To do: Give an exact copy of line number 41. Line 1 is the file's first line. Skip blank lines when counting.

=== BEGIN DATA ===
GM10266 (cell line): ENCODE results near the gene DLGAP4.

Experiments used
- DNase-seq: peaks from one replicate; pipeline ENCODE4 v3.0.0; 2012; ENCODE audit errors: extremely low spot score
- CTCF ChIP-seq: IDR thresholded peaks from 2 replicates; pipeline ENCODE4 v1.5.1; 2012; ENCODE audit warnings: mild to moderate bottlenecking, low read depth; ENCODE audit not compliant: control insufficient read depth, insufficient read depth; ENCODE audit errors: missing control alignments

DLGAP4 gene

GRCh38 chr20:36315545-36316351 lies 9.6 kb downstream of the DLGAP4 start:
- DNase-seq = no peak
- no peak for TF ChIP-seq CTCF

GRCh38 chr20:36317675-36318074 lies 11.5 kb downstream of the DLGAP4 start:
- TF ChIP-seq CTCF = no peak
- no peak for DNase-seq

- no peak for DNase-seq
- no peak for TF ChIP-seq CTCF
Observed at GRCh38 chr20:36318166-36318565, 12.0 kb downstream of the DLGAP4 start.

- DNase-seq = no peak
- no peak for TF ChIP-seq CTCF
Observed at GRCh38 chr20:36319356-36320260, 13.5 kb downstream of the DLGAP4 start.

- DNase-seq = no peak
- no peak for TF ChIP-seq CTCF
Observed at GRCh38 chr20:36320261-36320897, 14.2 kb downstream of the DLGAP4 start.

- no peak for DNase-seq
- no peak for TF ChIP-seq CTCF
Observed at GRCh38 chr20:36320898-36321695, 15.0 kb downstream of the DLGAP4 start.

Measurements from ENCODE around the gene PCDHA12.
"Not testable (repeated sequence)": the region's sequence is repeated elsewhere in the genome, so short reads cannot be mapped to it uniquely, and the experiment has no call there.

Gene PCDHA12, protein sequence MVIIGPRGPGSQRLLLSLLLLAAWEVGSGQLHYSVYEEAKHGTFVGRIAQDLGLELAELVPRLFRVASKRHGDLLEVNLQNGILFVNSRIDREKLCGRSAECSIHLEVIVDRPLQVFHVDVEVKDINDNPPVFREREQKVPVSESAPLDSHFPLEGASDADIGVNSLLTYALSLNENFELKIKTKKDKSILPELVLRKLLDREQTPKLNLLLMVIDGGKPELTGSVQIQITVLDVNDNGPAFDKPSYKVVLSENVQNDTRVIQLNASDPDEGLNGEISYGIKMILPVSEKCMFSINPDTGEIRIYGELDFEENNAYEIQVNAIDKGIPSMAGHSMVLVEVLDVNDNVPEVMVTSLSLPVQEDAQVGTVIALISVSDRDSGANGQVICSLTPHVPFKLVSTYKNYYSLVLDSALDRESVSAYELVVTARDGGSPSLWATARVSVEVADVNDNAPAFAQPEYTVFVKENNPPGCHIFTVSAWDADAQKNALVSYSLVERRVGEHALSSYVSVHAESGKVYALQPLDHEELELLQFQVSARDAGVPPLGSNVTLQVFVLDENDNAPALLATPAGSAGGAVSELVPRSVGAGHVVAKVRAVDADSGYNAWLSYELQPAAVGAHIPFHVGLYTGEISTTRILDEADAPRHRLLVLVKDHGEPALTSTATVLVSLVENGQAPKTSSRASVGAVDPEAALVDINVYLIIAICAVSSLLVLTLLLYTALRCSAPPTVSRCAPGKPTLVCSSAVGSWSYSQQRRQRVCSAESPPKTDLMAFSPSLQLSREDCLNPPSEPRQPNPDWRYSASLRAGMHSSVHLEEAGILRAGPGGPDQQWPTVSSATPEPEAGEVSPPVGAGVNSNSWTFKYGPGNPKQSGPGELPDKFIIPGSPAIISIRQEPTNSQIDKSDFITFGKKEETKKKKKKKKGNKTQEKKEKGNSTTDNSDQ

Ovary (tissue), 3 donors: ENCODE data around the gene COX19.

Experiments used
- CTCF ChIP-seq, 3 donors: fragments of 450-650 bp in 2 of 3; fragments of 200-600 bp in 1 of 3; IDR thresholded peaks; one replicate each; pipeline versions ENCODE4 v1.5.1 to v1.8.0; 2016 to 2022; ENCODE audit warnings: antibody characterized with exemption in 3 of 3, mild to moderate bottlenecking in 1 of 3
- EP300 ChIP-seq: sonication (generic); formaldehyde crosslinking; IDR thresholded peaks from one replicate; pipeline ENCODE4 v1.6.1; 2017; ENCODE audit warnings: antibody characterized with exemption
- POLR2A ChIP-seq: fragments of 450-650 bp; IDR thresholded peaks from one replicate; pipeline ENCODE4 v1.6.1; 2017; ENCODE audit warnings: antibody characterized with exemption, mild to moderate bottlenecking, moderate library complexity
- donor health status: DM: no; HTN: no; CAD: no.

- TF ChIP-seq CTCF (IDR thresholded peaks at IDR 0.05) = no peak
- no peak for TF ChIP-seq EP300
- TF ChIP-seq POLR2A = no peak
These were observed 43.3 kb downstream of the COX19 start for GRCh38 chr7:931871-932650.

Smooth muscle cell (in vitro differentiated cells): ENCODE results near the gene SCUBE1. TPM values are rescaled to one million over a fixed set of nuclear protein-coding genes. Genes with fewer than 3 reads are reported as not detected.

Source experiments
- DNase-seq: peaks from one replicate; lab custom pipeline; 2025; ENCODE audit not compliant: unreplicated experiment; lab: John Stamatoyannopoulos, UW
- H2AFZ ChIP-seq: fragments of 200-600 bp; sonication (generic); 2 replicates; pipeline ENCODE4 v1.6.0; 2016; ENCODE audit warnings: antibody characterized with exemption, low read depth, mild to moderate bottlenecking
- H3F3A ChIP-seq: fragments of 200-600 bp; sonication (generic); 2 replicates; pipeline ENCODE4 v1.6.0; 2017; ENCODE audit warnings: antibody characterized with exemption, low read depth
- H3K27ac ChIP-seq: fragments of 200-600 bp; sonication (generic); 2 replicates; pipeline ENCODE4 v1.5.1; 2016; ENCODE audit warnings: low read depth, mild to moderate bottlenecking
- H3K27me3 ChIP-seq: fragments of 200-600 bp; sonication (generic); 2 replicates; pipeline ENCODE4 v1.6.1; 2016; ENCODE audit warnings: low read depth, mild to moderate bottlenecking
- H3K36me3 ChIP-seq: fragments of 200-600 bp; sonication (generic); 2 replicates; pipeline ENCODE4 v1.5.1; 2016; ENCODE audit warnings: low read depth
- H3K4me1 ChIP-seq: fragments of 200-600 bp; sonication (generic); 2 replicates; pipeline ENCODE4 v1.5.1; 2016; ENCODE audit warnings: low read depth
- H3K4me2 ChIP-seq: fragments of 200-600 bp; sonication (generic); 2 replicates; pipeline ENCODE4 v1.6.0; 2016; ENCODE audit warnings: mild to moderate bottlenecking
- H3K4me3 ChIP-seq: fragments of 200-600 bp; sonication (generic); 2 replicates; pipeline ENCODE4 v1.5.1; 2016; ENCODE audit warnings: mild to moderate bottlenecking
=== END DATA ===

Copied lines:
- H3F3A ChIP-seq: fragments of 200-600 bp; sonication (generic); 2 replicates; pipeline ENCODE4 v1.6.0; 2017; ENCODE audit warnings: antibody characterized with exemption, low read depth